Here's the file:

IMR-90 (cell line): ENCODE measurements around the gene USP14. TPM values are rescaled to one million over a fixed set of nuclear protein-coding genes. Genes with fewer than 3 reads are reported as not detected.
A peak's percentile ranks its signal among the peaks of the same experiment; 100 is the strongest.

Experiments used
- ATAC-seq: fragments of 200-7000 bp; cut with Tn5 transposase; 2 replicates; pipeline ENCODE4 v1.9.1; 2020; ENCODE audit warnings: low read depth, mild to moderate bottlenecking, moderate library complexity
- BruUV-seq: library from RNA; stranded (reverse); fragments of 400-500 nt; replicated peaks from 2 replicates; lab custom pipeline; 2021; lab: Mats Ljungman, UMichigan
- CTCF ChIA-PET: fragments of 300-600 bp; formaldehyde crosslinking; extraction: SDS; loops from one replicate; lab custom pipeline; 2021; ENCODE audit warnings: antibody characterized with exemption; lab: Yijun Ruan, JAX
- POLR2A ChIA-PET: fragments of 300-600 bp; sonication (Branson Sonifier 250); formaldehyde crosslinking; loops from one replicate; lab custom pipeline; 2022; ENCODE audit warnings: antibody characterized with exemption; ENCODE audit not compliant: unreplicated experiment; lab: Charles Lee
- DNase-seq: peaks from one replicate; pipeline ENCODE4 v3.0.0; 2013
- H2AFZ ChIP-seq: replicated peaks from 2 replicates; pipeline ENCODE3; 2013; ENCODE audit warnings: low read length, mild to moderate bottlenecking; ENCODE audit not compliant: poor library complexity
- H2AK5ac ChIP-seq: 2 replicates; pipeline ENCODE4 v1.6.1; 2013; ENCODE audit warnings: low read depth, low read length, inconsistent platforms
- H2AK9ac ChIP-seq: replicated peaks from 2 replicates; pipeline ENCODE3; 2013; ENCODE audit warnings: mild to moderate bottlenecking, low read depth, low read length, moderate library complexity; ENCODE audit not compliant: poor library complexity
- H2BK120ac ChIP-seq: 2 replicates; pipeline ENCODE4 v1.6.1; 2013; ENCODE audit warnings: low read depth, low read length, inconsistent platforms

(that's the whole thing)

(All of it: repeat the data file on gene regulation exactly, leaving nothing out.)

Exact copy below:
IMR-90 (cell line): ENCODE measurements around the gene USP14. TPM values are rescaled to one million over a fixed set of nuclear protein-coding genes. Genes with fewer than 3 reads are reported as not detected.
A peak's percentile ranks its signal among the peaks of the same experiment; 100 is the strongest.

Experiments used
- ATAC-seq: fragments of 200-7000 bp; cut with Tn5 transposase; 2 replicates; pipeline ENCODE4 v1.9.1; 2020; ENCODE audit warnings: low read depth, mild to moderate bottlenecking, moderate library complexity
- BruUV-seq: library from RNA; stranded (reverse); fragments of 400-500 nt; replicated peaks from 2 replicates; lab custom pipeline; 2021; lab: Mats Ljungman, UMichigan
- CTCF ChIA-PET: fragments of 300-600 bp; formaldehyde crosslinking; extraction: SDS; loops from one replicate; lab custom pipeline; 2021; ENCODE audit warnings: antibody characterized with exemption; lab: Yijun Ruan, JAX
- POLR2A ChIA-PET: fragments of 300-600 bp; sonication (Branson Sonifier 250); formaldehyde crosslinking; loops from one replicate; lab custom pipeline; 2022; ENCODE audit warnings: antibody characterized with exemption; ENCODE audit not compliant: unreplicated experiment; lab: Charles Lee
- DNase-seq: peaks from one replicate; pipeline ENCODE4 v3.0.0; 2013
- H2AFZ ChIP-seq: replicated peaks from 2 replicates; pipeline ENCODE3; 2013; ENCODE audit warnings: low read length, mild to moderate bottlenecking; ENCODE audit not compliant: poor library complexity
- H2AK5ac ChIP-seq: 2 replicates; pipeline ENCODE4 v1.6.1; 2013; ENCODE audit warnings: low read depth, low read length, inconsistent platforms
- H2AK9ac ChIP-seq: replicated peaks from 2 replicates; pipeline ENCODE3; 2013; ENCODE audit warnings: mild to moderate bottlenecking, low read depth, low read length, moderate library complexity; ENCODE audit not compliant: poor library complexity
- H2BK120ac ChIP-seq: 2 replicates; pipeline ENCODE4 v1.6.1; 2013; ENCODE audit warnings: low read depth, low read length, inconsistent platforms